One elephant demonstrated how to give a massage, elephant style, now, I wouldn’t like to be at the receiving end of its trunk, then feet! Older elephants, who used to be employed in the logging industry before logging was abolished, showed us how they used to drag and stack trees, working as a team with each other and with their mahouts. Their strength and accuracy is amazing.
Probably the highlight of the show is when seven or eight young elephants paint pictures. It takes only about five minutes, and the pictures are then quickly sold for 2,000 baht each, not bad for a wage! These were much, much cheaper a few years ago, but on second thought, I cannot really blame them for the price rise as there are plenty of rich package tour tourists buying these paintings happily for any price. I just really hope the income goes to caring for the elephants. Some elephants are abstract artists, favouring lines and a rainbow of colours, others paint pretty trees or flowers. They all seem to have their individual style. Eight elephants actually set up a world record in 2005, making the largest ever painting by a group of elephants. There is a gallery and a shop where you can admire and buy their artwork.
At the end of the show, the elephants came up to the audience, and there was another opportunity to feed them, take pictures, get hugs. The children were very scared at first, even though the mahouts made sure that we got youngster elephants at that section of the show area, not the huge fearsome males. After a few bunches of bananas, children dared to touch the elephants’ trunks, but hugs proved to be way too scary for them. We had a great time and shared quite a few laughs interacting with the animals.
After the show, you can go for an elephant ride: 600 baht for half an hour or 1000 for an hour, per elephant. The route actually takes you to some pretty steep sections of the surrounding “jungle”. Elephants have a funny stride, the ride actually becomes uncomfortable after half an hour. You can almost get elephant-sick! The mahouts are really nice and you can ask them to take your picture with your own camera, no extra charge. Or you can get professional photos taken, I think the price was 200 baht, these pictures come in a nice silk frame.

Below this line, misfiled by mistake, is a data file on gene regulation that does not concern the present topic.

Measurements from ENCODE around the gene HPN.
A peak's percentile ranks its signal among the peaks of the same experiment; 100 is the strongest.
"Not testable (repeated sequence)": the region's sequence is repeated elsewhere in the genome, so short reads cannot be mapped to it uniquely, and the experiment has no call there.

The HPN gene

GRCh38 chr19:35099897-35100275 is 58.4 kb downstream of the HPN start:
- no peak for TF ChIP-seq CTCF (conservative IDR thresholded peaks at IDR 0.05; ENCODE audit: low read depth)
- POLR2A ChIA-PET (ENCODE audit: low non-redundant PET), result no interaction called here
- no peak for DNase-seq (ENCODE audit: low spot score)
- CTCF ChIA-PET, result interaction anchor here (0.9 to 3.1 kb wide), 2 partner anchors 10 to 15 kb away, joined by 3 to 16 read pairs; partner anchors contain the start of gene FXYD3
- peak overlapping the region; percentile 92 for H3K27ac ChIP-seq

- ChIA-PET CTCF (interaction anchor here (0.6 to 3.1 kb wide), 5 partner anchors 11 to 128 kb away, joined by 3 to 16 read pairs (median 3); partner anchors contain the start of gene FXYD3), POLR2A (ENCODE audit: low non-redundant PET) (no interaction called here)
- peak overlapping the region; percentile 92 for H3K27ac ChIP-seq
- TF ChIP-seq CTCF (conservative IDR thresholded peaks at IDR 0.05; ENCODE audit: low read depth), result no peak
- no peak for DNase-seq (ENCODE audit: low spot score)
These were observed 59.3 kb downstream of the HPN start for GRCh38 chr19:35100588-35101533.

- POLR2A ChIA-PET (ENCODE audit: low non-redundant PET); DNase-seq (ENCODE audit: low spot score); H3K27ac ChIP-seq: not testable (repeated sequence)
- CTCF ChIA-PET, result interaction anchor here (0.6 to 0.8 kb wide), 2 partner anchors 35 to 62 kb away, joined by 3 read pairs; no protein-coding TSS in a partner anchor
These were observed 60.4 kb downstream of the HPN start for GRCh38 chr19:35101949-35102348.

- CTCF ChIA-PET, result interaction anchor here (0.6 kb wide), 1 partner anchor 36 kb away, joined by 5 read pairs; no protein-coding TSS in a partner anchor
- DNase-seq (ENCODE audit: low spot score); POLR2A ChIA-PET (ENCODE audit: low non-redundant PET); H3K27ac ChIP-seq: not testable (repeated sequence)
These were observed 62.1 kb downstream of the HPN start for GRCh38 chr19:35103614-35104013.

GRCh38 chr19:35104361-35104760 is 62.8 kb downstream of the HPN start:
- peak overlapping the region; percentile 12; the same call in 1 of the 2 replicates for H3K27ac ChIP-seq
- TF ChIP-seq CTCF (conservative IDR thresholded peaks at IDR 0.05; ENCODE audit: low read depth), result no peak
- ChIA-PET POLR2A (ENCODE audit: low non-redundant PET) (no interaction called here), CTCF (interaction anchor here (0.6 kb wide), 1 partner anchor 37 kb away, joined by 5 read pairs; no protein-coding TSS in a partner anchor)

At the camp, you can always see a couple of baby elephants with their mothers in separate pens. One or two babies are born each year, and they stay with their mothers for two years before being separated and starting their training with their mahouts. Children especially enjoy touching elephants who are their own size! Two years ago, one of the mothers got really protective and had it not been for the mahout, there could have been a stampede. So, you need to be careful with the kids here. You can easily spend two or three hours at the camp, watching the show, going for a ride, visiting the pens, playing with the animals. Elephants come and go at all times along the footpaths, so you need to be very careful. Obviously, mahouts are very careful as well and they can control the elephants well.
The elephant camp closes at 14:30, so if you are not on a tour, you need to make sure you make your way here on time. You probably need to rent a car or motorcycle. You can also take a yellow songthaew (pickup truck converted into a taxi) that goes from Chiang Mai to Samoeng, and ask to be dropped off at the elephant camp. I think a rented motorcycle is cheaper though. Certainly for two people. You will need about one hour from Chiang Mai. Head north towards Chiang Dao for 12 kilometres, then turn left after the town of Mae Rim and continue another 10 kilometres. The roads are clearly signposted and not very busy.